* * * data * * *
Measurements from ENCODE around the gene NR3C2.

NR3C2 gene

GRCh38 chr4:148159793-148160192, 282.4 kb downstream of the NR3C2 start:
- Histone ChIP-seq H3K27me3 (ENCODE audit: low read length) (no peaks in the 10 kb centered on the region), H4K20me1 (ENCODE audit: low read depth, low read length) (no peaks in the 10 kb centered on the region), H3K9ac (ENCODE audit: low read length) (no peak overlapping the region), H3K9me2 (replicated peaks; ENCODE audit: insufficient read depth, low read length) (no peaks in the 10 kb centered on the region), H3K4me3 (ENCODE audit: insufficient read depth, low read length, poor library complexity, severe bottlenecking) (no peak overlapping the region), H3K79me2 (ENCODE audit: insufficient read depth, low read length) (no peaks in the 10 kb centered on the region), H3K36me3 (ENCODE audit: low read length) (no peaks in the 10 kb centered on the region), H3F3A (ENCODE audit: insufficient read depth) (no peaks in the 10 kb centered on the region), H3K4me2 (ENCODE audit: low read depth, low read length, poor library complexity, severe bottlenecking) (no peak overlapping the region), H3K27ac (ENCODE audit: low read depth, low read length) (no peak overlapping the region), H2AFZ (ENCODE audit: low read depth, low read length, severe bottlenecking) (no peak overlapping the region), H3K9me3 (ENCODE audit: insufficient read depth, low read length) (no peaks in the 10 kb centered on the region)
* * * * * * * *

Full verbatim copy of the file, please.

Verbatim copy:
Measurements from ENCODE around the gene NR3C2.

NR3C2 gene

GRCh38 chr4:148159793-148160192, 282.4 kb downstream of the NR3C2 start:
- Histone ChIP-seq H3K27me3 (ENCODE audit: low read length) (no peaks in the 10 kb centered on the region), H4K20me1 (ENCODE audit: low read depth, low read length) (no peaks in the 10 kb centered on the region), H3K9ac (ENCODE audit: low read length) (no peak overlapping the region), H3K9me2 (replicated peaks; ENCODE audit: insufficient read depth, low read length) (no peaks in the 10 kb centered on the region), H3K4me3 (ENCODE audit: insufficient read depth, low read length, poor library complexity, severe bottlenecking) (no peak overlapping the region), H3K79me2 (ENCODE audit: insufficient read depth, low read length) (no peaks in the 10 kb centered on the region), H3K36me3 (ENCODE audit: low read length) (no peaks in the 10 kb centered on the region), H3F3A (ENCODE audit: insufficient read depth) (no peaks in the 10 kb centered on the region), H3K4me2 (ENCODE audit: low read depth, low read length, poor library complexity, severe bottlenecking) (no peak overlapping the region), H3K27ac (ENCODE audit: low read depth, low read length) (no peak overlapping the region), H2AFZ (ENCODE audit: low read depth, low read length, severe bottlenecking) (no peak overlapping the region), H3K9me3 (ENCODE audit: insufficient read depth, low read length) (no peaks in the 10 kb centered on the region)